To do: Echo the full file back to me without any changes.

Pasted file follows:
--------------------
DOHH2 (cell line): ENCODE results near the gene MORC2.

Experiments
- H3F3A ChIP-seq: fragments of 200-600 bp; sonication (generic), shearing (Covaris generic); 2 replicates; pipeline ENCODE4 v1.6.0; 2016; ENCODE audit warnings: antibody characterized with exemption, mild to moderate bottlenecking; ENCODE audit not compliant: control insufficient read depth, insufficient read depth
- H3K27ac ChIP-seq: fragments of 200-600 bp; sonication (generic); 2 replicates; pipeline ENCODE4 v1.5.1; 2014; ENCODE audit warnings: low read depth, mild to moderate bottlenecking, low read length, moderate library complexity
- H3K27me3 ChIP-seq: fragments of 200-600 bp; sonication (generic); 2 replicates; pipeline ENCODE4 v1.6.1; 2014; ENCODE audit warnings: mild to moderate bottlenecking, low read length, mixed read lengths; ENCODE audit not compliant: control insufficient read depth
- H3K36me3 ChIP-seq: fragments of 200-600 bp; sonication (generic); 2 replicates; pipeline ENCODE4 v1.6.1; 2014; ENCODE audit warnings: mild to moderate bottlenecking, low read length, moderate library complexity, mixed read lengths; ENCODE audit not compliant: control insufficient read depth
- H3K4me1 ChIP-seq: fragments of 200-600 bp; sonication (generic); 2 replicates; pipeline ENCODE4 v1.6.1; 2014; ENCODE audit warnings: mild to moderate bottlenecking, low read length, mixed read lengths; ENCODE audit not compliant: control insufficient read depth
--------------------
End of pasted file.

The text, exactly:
DOHH2 (cell line): ENCODE results near the gene MORC2.

Experiments
- H3F3A ChIP-seq: fragments of 200-600 bp; sonication (generic), shearing (Covaris generic); 2 replicates; pipeline ENCODE4 v1.6.0; 2016; ENCODE audit warnings: antibody characterized with exemption, mild to moderate bottlenecking; ENCODE audit not compliant: control insufficient read depth, insufficient read depth
- H3K27ac ChIP-seq: fragments of 200-600 bp; sonication (generic); 2 replicates; pipeline ENCODE4 v1.5.1; 2014; ENCODE audit warnings: low read depth, mild to moderate bottlenecking, low read length, moderate library complexity
- H3K27me3 ChIP-seq: fragments of 200-600 bp; sonication (generic); 2 replicates; pipeline ENCODE4 v1.6.1; 2014; ENCODE audit warnings: mild to moderate bottlenecking, low read length, mixed read lengths; ENCODE audit not compliant: control insufficient read depth
- H3K36me3 ChIP-seq: fragments of 200-600 bp; sonication (generic); 2 replicates; pipeline ENCODE4 v1.6.1; 2014; ENCODE audit warnings: mild to moderate bottlenecking, low read length, moderate library complexity, mixed read lengths; ENCODE audit not compliant: control insufficient read depth
- H3K4me1 ChIP-seq: fragments of 200-600 bp; sonication (generic); 2 replicates; pipeline ENCODE4 v1.6.1; 2014; ENCODE audit warnings: mild to moderate bottlenecking, low read length, mixed read lengths; ENCODE audit not compliant: control insufficient read depth